Down with the binary

Thinking Outside the Binary

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Throughout my past 10 columns, I’ve largely painted my mom as a very conservative woman who pushes the gender binary onto me whenever she gets the chance. Whether it be by telling me I need to marry a man or implying my relationship mimics one that is heterosexual, she hasn’t been the most accepting of my gender nonconformity.

But in her own way, she’s also taught me a lot.

I remember overhearing my mother argue with her ex-boyfriend. He told her to stop being “loud and obnoxious” and to “act like a lady.” It was a way of trying to dismiss her feelings as an overreaction to his terrible behavior and I’ll never forget my mother’s response. She yelled back at him at the top of her lungs as he walked down the driveway, “I ain’t no lady, you know I ain’t no lady.”

She said this because she knew she didn’t follow many traditional roles of femininity: She didn’t get married before she had children and she had to work to raise me and my siblings. In the hierarchy of womanhood, she wouldn’t be classified as a “proper woman.”

People like my mother may claim to be proponents of the gender binary, but unbeknownst to them, they have been breaking gender roles their whole lives. My mom tells me stories of being a kid who hated skirts and preferred riding bikes and playing outside with the boys. These actions have been labeled as masculine, and if my mother wanted to do those “masculine” things, hegemonic femininity wouldn’t see her as a real girl. 

We have all been fed this narrative. It’s the narrative that says there is only one type of woman, and that all who are assigned female at birth must attempt to fit this type by following a set of gender roles.

Even though my mom hasn’t lived up to this ideal, she continues to push them onto me. But I’ve come to learn that she does this because that’s what she was taught. She thinks that she is a poor single mother because she didn’t follow the “proper” path.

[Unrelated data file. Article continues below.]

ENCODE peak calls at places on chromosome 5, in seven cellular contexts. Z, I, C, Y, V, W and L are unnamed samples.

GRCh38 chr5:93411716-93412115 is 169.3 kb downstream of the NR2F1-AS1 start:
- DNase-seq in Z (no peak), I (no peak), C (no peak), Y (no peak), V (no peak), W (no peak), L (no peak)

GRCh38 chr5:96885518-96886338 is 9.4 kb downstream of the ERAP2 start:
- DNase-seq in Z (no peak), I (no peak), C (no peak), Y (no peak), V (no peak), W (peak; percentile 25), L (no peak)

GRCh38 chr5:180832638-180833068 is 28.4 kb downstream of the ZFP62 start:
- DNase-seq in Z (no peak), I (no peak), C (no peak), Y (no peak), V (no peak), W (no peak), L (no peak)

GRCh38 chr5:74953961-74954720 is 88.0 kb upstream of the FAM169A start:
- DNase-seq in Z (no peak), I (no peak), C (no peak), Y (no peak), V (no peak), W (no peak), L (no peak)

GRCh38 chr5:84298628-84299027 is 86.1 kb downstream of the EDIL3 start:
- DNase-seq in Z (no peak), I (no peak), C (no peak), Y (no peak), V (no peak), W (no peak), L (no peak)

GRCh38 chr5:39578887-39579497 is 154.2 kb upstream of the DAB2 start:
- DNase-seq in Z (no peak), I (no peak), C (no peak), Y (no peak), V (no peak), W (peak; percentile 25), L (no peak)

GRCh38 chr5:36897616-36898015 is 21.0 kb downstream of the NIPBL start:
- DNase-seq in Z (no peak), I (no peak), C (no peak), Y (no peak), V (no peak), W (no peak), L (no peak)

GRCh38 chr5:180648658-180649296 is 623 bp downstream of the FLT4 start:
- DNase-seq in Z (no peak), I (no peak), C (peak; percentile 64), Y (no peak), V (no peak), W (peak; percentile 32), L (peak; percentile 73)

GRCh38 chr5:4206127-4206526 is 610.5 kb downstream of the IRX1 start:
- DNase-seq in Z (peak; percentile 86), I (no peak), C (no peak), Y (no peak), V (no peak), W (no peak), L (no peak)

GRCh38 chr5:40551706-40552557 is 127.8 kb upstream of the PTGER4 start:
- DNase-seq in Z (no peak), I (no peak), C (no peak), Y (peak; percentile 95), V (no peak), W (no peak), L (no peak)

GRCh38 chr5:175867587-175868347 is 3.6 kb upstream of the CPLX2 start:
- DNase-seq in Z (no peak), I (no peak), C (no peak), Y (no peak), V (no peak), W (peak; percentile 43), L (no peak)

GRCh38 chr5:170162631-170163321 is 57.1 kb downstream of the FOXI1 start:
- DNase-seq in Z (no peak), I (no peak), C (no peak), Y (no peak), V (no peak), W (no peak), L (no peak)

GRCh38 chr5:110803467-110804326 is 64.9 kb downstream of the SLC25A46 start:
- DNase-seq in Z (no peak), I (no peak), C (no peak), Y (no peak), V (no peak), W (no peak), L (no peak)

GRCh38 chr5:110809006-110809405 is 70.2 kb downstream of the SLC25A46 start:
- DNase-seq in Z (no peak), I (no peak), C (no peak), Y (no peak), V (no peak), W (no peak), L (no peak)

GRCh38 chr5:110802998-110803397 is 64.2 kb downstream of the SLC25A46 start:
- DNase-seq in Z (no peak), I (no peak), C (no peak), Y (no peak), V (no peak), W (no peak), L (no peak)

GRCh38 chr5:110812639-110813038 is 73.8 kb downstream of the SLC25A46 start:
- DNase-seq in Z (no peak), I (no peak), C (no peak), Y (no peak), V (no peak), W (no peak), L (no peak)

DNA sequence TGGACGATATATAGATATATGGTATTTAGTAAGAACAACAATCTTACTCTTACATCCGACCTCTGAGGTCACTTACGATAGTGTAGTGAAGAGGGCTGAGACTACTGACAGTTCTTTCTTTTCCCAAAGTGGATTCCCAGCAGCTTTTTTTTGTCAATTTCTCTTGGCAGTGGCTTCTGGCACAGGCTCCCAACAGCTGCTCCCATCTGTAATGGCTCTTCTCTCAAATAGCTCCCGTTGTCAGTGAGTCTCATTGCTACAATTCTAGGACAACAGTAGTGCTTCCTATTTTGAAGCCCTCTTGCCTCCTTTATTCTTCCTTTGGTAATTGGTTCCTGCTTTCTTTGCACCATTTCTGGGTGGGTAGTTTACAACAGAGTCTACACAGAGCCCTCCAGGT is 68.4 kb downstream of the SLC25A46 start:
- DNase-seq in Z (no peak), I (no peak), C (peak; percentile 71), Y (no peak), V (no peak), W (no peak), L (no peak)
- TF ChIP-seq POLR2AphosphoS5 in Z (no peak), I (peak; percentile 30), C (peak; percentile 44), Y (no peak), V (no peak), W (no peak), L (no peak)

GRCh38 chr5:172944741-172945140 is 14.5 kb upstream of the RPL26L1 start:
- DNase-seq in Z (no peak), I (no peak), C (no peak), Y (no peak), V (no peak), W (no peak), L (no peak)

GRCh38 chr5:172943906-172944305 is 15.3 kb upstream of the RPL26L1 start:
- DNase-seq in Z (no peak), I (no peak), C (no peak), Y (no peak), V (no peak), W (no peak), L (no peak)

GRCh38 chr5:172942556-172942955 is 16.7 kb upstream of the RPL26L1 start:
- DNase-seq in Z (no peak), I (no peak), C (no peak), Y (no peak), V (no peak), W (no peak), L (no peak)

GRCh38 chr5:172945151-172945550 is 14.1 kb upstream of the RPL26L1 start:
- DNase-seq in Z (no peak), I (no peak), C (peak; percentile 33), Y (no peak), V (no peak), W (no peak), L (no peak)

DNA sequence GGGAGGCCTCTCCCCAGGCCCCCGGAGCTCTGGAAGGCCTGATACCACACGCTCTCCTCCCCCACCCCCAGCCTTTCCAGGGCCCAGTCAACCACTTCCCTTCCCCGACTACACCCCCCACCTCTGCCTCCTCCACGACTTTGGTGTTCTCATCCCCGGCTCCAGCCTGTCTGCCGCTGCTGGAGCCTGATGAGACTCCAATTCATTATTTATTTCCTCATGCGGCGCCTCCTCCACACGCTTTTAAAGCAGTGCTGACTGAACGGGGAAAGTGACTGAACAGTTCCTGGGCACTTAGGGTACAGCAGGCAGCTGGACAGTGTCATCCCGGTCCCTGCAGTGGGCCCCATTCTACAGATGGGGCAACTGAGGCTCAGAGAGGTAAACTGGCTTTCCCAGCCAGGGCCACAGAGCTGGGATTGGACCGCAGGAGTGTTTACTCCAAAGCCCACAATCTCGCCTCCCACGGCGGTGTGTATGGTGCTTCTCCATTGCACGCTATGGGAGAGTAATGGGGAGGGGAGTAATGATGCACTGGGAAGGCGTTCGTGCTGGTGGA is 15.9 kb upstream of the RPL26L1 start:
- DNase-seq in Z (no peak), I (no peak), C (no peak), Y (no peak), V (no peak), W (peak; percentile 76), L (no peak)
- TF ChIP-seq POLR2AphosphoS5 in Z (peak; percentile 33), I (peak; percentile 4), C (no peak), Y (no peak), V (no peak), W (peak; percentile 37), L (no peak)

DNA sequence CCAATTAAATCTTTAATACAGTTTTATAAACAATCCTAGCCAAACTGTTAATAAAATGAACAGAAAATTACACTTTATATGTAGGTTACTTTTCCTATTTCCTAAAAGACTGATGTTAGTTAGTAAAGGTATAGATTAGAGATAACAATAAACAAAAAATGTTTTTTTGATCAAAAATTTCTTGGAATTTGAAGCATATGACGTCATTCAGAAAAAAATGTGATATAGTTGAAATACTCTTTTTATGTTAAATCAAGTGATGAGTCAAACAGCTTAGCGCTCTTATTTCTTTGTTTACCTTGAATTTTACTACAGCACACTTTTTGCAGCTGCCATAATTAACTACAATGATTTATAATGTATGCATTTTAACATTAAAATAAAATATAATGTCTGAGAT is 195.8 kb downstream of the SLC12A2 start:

But there are a handful of reasons why my mom is where she is today. She is a woman of color, she didn’t come from wealth and her parents immigrated to the United States from Mexico. Her struggle with money and being a single mother runs a lot deeper than her not following the “correct” path of womanhood. 

The gender binary is a tool of oppression that can convince people of color that because they didn’t follow gender roles, they are poor, mistreated and othered. But it’s not their fault. Even if they had followed these roles, they would still have to struggle to succeed because the cards have been stacked against them since the beginning.

I learned that the gender binary acts as a tool of oppression before I had the proper terms to describe it. I witnessed my mom standing up to men for treating her badly and heard her tell my grandmother that she deserved respect despite having children out of wedlock. Watching her reject the binary in her own way — despite simultaneously telling me I needed to follow it in order to live a happy life — helped me reject the binary as well. 

Some may misinterpret what it means to dismantle the gender binary. I am not saying that we should get rid of the genders of men and women entirely. This would be counterproductive. Trans women and trans men have fought for the ability to be visible and have faced horrible discrimination simply because they didn’t fit the hegemonic definitions of masculinity or femininity women and men are “supposed” to live up to. So saying women and men don’t exist would be just as harmful as saying only men and women exist. 

Rather than saying there are no genders or there are only two genders, I believe a step in the direction of ending gender oppression would be to recognize that there are millions, billions, trillions of genders! Why is that? Because each of us has our own distinct gender expression and is made up of an array of feminine and masculine characteristics. There is no one definition of a man or a woman.

Discovering I was nonbinary was a long journey through which I discovered that even within myself I have a spectrum of gender expressions. I’ve talked about going from masculine presenting to feminine presenting, and why being nonbinary isn’t a third strictly androgynous gender. Restraining myself to just one form of gender expression felt harmful and I’ve seen how it’s been harmful to my mom as well.

We must realize that there are masculine women and feminine men, just as there are masculine and feminine nonbinary people. 

To say there are only two genders is a lie. My mom tried to teach me about the gender binary in hopes that I would conform to it and follow a path that was different from hers. Even though it may not be the path she had in mind, I definitely am going down a different path. 

I don’t want to carry on the tradition of the gender binary. I want to analyze it, question it and reject it altogether, all the while encouraging others to do the same. If more people realize that none of us fit a perfect mold, I truly believe we will all be less restricted by gender roles and harmful stereotypes.

I will not abide by the gender binary and if I have children I will teach them something radically different from what I was taught.

Elaina Guerrero writes the Wednesday column on the confines of the gender binary. Contact them at [email protected]